The structured stack trace is an Array of CallSite objects, each of which represents a stack frame. A CallSite object defines the following methods

  • getThis: returns the value of this
  • getTypeName: returns the type of this as a string. This is the name of the function stored in the constructor field of this, if available, otherwise the object's [[Class]] internal property.
  • getFunction: returns the current function
  • getFunctionName: returns the name of the current function, typically its name property. If a name property is not available an attempt will be made to try to infer a name from the function's context.
  • getMethodName: returns the name of the property of this or one of its prototypes that holds the current function
  • getFileName: if this function was defined in a script returns the name of the script
  • getLineNumber: if this function was defined in a script returns the current line number
  • getColumnNumber: if this function was defined in a script returns the current column number
  • getEvalOrigin: if this function was created using a call to eval returns a string representing the location where eval was called
  • isToplevel: is this a toplevel invocation, that is, is this the global object?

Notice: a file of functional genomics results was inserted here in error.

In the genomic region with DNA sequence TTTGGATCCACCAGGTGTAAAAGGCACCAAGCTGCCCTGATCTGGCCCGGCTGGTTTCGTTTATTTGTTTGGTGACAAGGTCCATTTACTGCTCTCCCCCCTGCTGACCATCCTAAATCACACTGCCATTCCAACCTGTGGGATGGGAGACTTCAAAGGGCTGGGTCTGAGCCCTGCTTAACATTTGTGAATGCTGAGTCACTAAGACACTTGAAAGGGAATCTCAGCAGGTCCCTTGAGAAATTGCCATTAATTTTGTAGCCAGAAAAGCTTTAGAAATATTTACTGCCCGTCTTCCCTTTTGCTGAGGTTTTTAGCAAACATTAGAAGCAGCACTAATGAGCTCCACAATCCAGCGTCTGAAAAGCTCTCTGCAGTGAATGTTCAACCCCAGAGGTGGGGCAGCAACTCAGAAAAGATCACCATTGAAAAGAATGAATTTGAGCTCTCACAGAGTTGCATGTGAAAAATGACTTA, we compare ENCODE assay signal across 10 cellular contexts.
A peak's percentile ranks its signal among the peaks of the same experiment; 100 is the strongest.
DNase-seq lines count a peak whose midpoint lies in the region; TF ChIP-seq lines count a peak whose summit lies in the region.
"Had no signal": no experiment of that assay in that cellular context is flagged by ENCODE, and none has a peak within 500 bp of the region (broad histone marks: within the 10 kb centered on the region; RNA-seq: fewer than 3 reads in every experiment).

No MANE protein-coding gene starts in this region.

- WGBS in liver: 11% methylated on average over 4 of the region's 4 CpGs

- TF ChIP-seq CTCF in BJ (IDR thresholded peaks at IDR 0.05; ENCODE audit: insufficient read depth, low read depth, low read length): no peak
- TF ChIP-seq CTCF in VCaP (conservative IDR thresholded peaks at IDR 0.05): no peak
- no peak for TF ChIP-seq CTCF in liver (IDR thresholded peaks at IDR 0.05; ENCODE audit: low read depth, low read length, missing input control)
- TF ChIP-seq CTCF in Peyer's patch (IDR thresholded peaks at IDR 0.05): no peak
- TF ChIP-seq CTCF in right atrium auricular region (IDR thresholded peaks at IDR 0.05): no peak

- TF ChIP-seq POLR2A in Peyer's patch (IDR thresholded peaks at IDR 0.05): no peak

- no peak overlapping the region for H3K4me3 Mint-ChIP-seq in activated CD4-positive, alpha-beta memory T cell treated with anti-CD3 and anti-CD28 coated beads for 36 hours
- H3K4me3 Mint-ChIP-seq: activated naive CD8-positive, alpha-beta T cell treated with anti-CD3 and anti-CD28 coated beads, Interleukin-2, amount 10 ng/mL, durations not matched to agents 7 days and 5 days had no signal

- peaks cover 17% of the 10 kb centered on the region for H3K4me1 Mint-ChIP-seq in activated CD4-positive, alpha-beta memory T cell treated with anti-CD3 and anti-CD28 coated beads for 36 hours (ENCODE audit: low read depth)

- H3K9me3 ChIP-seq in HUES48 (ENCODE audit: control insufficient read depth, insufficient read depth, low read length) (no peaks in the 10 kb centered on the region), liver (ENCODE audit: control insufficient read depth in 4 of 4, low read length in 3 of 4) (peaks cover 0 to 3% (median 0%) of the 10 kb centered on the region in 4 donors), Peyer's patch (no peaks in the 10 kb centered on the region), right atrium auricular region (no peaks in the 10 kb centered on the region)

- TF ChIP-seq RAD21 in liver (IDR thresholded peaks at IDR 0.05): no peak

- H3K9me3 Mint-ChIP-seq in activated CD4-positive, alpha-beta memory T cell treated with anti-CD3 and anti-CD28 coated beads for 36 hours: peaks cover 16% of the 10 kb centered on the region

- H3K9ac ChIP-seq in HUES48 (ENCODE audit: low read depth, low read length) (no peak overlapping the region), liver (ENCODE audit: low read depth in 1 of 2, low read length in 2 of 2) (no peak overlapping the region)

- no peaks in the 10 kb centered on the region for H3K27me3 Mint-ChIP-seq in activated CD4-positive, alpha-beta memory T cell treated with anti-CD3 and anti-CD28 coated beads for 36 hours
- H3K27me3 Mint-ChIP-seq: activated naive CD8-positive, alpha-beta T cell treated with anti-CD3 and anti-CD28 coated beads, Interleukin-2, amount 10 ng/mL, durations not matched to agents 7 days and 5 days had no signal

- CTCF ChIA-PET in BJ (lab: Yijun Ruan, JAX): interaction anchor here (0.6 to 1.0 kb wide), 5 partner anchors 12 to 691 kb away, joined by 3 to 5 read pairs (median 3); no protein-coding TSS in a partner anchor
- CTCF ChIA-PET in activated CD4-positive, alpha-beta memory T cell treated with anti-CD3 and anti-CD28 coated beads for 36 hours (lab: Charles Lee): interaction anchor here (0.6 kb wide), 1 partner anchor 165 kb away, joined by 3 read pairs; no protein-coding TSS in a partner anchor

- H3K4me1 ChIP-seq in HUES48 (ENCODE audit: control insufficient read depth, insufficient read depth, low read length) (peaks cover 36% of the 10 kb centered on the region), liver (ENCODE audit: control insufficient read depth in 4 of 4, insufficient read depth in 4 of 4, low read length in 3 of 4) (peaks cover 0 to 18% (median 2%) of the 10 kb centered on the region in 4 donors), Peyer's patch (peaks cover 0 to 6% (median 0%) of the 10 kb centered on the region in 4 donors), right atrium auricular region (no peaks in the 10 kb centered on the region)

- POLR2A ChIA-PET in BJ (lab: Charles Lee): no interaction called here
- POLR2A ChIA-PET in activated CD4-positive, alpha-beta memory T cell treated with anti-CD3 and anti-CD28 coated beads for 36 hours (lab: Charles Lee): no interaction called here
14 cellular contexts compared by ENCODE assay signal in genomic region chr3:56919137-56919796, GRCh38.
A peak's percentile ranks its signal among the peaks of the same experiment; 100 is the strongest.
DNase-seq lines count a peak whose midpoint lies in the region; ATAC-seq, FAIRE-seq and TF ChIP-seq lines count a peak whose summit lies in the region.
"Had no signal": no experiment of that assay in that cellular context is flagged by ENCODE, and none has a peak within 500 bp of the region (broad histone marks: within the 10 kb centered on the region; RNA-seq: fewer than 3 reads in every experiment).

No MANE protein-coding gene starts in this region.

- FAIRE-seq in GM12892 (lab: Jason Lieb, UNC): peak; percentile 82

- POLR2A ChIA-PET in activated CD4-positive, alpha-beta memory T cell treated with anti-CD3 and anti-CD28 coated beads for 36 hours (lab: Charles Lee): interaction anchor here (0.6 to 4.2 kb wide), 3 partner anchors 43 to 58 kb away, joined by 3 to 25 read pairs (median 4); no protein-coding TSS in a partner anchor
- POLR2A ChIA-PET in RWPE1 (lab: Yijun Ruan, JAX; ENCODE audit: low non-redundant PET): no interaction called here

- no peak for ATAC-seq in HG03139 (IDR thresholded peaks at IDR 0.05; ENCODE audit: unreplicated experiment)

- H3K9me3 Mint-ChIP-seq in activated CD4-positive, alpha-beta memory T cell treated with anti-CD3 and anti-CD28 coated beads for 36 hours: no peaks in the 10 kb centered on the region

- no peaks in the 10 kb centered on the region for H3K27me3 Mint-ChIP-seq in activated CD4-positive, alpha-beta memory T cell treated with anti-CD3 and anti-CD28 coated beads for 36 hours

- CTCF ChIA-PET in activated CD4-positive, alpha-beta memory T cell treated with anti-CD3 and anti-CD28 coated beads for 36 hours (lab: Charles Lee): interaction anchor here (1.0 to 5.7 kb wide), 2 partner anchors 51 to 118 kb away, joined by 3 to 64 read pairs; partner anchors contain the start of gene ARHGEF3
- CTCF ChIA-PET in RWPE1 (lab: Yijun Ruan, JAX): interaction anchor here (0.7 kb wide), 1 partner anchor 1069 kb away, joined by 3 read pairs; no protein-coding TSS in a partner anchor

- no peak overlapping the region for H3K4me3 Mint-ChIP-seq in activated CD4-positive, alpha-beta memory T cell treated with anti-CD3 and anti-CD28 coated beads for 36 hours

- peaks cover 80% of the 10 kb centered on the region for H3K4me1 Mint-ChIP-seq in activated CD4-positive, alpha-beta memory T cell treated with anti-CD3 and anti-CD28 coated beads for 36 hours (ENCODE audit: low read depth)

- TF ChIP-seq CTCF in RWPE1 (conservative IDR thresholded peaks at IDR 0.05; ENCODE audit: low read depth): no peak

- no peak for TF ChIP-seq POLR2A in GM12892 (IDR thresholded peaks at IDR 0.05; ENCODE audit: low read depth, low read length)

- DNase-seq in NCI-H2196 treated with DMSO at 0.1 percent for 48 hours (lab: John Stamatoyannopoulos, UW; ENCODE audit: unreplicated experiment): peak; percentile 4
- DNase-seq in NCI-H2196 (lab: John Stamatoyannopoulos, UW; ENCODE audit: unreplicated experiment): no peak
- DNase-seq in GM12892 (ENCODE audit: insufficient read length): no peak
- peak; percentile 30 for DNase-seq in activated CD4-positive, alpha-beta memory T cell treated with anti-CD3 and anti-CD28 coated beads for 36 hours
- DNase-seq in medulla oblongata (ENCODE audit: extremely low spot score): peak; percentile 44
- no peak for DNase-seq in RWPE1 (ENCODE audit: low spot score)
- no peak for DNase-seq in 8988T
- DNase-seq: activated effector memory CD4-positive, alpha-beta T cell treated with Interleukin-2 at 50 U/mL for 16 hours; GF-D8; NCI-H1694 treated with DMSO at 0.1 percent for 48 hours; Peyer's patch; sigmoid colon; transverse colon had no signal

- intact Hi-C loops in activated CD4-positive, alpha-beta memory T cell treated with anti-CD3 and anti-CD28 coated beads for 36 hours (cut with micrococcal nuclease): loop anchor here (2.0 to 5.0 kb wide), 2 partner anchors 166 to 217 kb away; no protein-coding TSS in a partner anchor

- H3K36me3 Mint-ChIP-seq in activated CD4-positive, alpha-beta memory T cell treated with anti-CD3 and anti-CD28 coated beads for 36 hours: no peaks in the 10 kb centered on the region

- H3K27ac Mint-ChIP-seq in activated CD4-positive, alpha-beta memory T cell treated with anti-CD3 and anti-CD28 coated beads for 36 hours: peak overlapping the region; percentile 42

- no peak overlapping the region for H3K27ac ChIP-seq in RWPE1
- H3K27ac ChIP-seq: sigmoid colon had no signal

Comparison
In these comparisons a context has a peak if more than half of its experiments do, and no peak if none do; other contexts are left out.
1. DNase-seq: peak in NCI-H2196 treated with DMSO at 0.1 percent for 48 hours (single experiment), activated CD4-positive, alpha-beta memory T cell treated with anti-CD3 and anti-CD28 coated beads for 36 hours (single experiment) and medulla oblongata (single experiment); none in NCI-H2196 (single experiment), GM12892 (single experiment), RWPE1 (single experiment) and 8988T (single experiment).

• isEval: does this call take place in code defined by a call to eval?
  • isNative: is this call in native V8 code?
  • isConstructor: is this a constructor call?

The default stack trace is created using the CallSite API so any information that is available there is also available through this API.

To maintain restrictions imposed on strict mode functions, frames that have a strict mode function and all frames below (its caller etc.) are not allow to access their receiver and function objects. For those frames, getFunction() and getThis() will return undefined.


The API described here is specific to V8 and is not supported by any other JavaScript implementations. Most implementations do provide an error.stack property but the format of the stack trace is likely to be different from the format described here. The recommended use of this API is

  • Only rely on the layout of the formatted stack trace if you know your code is running in v8.